Dental fluorosis is caused by ingesting too much fluoride while the teeth are developing. Dental fluorosis discolors the teeth. The staining can range from white flecks to deep brown stains.
In this post, I will talk about the various treatments for dental fluorosis. If you’re interested in how dental fluorosis occurs and want to see a couple different pictures to see what dental fluorosis looks like, check out my previous article, Dental Fluorosis: Too Much Fluoride Stains Teeth.
Dental Fluorosis Treatment: Four Ways Dental Fluorosis Is Treated
There are a few different ways that dental fluorosis can be treated.
1 – Porcelain Laminate Veneers. One of the most esthetic ways is by placing porcelain laminate veneers over the affected teeth as shown in the picture to the right. In this procedure, less than 1 millimeter of the front surface of the tooth is shaved away. The dentist takes an impression, and then a dental lab makes a veneer that looks great and fits perfectly into the spot that was shaved away by the dentist.
2 – Enamel Microabrasion. This is the least invasive method of treating dental fluorosis. In this method of fluorosis treatment, the dentist treats the tooth with acid and then sands away a tiny layer of enamel off of the tooth using pumice. After this is completed, the dentist then applies topical fluoride and a solution to help remineralize the teeth. It is important to note that the topical fluoride that is applied simply helps to make the enamel stronger. Topical fluoride will not cause fluorosis — fluorosis is caused by ingesting fluoride systemically.
Not sure what remineralization means? Read the article Try to Keep Your Teeth Below Freezing to find out.
The book Dental Fluorosis: A Handbook for Health Workers states the following about this technique, “In reality the improvements in appearance are primarily the result of abrading the outer porous enamel with pumice after it has been partly demineralized by the acid.”
This procedure may need to be repeated several times to obtain satisfactory results.
3 – Direct Composite Veneers (Also Known as Composite Bonding). This procedure is similar to the porcelain laminate veneers mentioned above. However, after shaving down the front of your teeth, the dentist doesn’t take an impression to send to the lab. The dentist simply repairs the tooth using white composite filling material. This covers up the affected tooth with an aesthetic tooth-colored filling.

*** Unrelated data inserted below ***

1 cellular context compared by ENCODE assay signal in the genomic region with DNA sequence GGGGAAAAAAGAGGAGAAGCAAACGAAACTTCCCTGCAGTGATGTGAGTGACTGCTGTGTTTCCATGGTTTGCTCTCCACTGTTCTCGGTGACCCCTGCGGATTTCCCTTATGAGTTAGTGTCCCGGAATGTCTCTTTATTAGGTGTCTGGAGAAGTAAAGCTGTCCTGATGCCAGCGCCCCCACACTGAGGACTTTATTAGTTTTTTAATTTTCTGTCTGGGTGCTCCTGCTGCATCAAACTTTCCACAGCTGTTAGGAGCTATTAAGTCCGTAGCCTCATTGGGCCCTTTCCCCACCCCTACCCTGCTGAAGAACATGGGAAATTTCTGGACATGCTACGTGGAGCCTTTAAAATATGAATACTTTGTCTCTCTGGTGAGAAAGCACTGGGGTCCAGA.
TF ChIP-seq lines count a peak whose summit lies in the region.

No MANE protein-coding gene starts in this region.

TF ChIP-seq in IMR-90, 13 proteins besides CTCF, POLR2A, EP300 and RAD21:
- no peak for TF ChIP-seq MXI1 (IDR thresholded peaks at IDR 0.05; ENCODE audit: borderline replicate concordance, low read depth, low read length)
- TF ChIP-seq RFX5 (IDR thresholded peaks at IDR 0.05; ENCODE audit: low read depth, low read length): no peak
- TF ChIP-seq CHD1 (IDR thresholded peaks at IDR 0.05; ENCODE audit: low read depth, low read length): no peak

The drawback of this procedure is that direct composite veneers sometimes only last a few years and then may need to be replaced with a crown or porcelain laminate veneers.
Interested in direct composite veneers? See a picture of how a front tooth can be repaired with composite filling material in the article, How a Chipped Tooth Can Be Repaired with a White Composite Filling.
4 – A Dental Crown. During a dental crown procedure, the dentist shaves down around the whole tooth and then places an aesthetic crown over the tooth. This is the most invasive treatment that is normally done for the treatment of dental fluorosis.
To learn more about what dental crown is and how the teeth are prepared, read the article Dental Crown Procedure: What Is a Crown or Cap?
Although it would be possible to remove teeth affected by fluorosis and then place dental implants, I didn’t include that here because it is not normally a treatment option. Most teeth affected by fluorosis are healthy and more resistant to cavities. Their downfall is in their appearance. I don’t believe that removing healthy teeth for aesthetic reasons is the best option when there are other less invasive options.
In summary, the least invasive way to treat dental fluorosis is through enamel microabrasion. After that, the dentist can shave down the front of the tooth and either place a composite filling material or a porcelain laminate veneer to cover up the front surface of the tooth. The most invasive treatment of dental fluorosis involves placing a crown around the whole tooth.
Do you have any questions, comments, or concerns about dental fluorosis and its treatment? I’d love to hear them in the comments section below. Thanks for reading!